I am not as I once was. They have done this to me, broken me open and torn out my heart. I do not know who I am anymore.
I must try to remember.
These are the first words of The Hundred Thousand Kingdoms by N.K. Jemisin, book one of the Inheritance Trilogy. From this enigmatic beginning the story unfolds in a way that is both disjointed and arrestingly personal. In most books narrated in the first person, the narrator tells us what happened to them without mentioning any bearing that it has on them now– they relate the events of their story, occasionally offering insight, but never making it clear what has happened since it ended or why they are offering it. Yeine proffers her tale in tantalizing bits and pieces, mixed up and out of order, interrupted by distracted tangents that support the assumption that she is looking back on all of this with regret. She may be talking to the reader, or simply to herself, but from this jumble she draws pieces that she draws together more and more tightly, right up until the dramatic finish. I loved Jemisin’s bizarre but highly effective style.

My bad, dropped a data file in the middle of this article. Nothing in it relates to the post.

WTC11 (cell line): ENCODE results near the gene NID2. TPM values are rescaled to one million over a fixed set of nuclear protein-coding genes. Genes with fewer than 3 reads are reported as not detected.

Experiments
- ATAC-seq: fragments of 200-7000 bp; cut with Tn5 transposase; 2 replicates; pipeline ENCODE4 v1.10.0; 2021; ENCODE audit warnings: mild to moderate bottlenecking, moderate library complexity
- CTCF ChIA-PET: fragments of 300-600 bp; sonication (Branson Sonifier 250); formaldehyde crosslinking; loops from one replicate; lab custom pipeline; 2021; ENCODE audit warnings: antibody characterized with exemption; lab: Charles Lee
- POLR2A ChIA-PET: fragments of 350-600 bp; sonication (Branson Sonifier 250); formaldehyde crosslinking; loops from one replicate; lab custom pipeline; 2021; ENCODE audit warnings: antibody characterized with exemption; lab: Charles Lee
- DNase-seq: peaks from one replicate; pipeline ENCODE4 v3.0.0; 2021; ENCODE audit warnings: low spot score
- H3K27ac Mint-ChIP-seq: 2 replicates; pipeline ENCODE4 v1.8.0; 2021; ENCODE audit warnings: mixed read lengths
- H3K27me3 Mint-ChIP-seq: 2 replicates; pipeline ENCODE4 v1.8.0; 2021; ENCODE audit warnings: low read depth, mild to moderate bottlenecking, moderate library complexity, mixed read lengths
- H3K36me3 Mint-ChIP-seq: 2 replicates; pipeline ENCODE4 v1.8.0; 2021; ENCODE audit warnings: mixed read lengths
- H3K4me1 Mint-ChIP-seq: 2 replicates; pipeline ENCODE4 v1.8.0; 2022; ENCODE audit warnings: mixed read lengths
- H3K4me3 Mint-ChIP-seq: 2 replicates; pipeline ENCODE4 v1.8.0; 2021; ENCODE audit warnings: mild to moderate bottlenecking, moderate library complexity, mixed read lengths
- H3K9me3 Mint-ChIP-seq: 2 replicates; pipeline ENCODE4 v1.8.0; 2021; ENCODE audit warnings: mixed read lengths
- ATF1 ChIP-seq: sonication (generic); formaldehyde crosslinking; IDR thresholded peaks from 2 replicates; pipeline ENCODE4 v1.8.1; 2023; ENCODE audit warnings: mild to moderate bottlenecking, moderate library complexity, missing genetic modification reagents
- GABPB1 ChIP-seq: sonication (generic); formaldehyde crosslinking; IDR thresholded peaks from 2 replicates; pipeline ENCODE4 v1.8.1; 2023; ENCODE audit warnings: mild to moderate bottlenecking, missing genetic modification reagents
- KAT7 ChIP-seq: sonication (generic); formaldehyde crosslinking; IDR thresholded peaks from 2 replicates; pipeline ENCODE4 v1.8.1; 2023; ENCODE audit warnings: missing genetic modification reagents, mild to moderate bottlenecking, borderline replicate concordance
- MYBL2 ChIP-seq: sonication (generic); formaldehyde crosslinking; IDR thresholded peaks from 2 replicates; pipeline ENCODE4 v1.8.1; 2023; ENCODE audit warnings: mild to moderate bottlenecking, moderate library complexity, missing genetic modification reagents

But I’ve gotten a bit out of order myself– it’s rather essential to mention what it is the story is about, wouldn’t you say? I’ll see if I can do it justice.
Yeine Darr is an outlander from the barbarian north of the empire that is the Hundred Thousand Kingdoms. When her mother dies under mysterious circumstances, she is summoned to the royal city of Sky, where, to her shock, she is named one of the heirs to the king’s throne. Despite the fact that Yeine would rather go home and deal with the monarchy from afar, ruling her own people as best she can, she is quickly drawn into a tangled web of conspiracy and lies which centers around the relationship between the Arameri (the ruling family) and the gods, who the Arameri long ago pulled down from their pedestals and enslaved, and who are every bit as terrifying as, but in ways more human than, Yeine’s royal relations. What Yeine cannot puzzle out is exactly why the Arameri would be interested in her— let alone the gods. Only two things are certain in the floating city of light and secrets– Yeine is held out of her depth by those around her, and many of them want her dead.
This book contains explicit sexual content.